an "efficiency-driven economy." At this stage of development,
Colombia's competitiveness is driven by efficient goods markets,
well-functioning labor markets, sophisticated financial markets,
higher education and training, and the ability to harness the
benefits of existing technologies. The GCI report indicated
Colombia maintains important competitive advantages, notably its
degree of customer service and strong investor protection.
Colombia also improved in two other competitiveness areas: number
of internet users and information communications technology. The
report noted, however, that Colombia lags behind several other
countries in Latin America in the areas of higher education and
training.

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Minister of Commerce Forging Ahead

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6. (U) Trade Minister Luis Guillermo Plata views the reports as a
positive sign for investors considering Colombia. The Ministry has
developed a strategy to continue its reforms, such as contract
enforcement, quicker judicial action on commercial disputes,
streamlined labor processes, and cheaper construction permits.
Hernando Jose Gomez, President of the Private Council on
Competitiveness, stated that the goal is to improve Colombia's
ranking further, and hopefully break into the 20's next year. He
acknowledged that this will require greater efforts by the GOC and
increased cooperation between the private and public sectors.

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Comment: Filtering the Rose-Colored Glasses

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7. (SBU) While Colombia can be proud of its improved rankings,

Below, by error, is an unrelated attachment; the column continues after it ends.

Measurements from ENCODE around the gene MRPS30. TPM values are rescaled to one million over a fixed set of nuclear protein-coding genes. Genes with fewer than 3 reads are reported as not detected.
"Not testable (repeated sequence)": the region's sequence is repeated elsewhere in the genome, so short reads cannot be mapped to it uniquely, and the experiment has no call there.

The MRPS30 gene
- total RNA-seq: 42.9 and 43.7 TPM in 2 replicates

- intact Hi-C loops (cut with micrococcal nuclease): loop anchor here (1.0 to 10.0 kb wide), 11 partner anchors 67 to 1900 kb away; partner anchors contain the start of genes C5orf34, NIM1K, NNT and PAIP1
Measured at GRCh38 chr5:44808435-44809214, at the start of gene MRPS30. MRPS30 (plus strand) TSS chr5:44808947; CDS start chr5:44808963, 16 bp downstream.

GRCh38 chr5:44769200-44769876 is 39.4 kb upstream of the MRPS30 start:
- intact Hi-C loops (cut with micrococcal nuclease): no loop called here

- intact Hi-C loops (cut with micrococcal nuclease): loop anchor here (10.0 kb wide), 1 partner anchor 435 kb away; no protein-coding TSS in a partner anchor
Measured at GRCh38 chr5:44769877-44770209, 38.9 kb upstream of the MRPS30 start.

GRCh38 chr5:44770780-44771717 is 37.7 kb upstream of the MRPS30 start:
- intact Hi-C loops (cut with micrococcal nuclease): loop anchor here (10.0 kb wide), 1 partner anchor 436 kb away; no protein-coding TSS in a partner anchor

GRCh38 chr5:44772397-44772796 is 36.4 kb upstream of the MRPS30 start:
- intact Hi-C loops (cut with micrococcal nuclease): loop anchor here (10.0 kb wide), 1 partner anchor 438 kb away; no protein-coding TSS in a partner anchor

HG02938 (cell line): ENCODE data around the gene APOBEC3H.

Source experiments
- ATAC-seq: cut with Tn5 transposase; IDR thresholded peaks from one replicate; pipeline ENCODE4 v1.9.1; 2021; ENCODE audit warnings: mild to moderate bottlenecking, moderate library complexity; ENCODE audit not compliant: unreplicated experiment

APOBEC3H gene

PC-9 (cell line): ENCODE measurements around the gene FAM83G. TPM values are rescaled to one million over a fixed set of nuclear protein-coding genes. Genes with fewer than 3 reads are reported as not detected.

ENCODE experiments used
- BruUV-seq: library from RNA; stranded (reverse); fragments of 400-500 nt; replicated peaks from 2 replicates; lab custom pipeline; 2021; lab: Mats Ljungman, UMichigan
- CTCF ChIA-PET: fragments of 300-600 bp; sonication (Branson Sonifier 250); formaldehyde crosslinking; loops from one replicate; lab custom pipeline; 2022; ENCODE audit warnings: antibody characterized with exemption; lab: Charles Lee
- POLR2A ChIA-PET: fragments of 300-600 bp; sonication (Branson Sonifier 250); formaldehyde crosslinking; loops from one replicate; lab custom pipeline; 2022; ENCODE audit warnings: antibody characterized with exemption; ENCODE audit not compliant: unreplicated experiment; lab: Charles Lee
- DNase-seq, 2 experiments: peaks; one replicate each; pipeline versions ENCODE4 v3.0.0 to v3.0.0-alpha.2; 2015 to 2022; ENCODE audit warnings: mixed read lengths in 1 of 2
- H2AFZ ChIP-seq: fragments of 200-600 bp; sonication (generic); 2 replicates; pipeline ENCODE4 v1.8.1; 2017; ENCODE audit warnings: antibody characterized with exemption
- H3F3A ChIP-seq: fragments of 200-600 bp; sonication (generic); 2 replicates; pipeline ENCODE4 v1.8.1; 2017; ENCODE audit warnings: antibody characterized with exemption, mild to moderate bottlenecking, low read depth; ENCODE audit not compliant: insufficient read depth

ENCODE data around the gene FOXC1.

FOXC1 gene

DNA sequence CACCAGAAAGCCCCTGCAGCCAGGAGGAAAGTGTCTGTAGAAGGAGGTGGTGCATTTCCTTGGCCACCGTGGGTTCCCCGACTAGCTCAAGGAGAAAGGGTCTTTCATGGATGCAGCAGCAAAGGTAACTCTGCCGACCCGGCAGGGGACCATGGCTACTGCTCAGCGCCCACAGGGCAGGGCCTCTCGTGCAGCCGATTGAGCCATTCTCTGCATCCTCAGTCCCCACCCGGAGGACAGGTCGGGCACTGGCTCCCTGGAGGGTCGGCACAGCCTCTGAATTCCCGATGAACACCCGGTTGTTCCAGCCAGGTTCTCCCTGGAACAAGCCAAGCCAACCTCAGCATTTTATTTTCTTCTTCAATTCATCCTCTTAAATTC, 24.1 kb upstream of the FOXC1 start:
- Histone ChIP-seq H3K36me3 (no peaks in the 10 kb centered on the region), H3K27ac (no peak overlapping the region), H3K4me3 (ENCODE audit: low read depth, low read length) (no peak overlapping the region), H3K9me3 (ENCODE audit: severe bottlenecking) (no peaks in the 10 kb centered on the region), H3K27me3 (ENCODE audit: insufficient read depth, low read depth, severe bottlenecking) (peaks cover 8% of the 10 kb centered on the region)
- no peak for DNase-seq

systemic problems with doing business in Colombia continue to
exist. Colombian institutions remain fragile and inefficient,
government officials often exhibit favoritism, government
regulations can be burdensome, and infrastructure is lacking for
the country's size and stage of development. Chile, for example,
has more than double the kilometers of paved roads in Colombia.

8. (SBU) Foreign (including U.S.) investors often find themselves
competing against unfair practices by Colombian companies fighting
to keep markets closed through legislative or regulatory actions.
Companies have identified problems such as lax enforcement of
intellectual property rules, market access barriers, arbitrary
customs treatment, corruption, and judicial uncertainty -
specifically related to the treatment of arbitration cases.
Furthermore, inaction and slow implementation of decisions,
particularly in the Transportation and Communications Ministries,
have left some U.S. investors frustrated at what they perceive as a
less-than-friendly environment for foreign investment.

9. (SBU) Despite the many areas for improvement, Colombia is
headed in the correct direction. The country received record
levels of foreign direct investment in 2008, an estimated $10
billion, and poverty levels are decreasing. The GOC seeks further
trade agreements, notably with Asian countries, to diversify the
destination of its exports and incorporate more workers into the
formal sector.
BROWNFIELD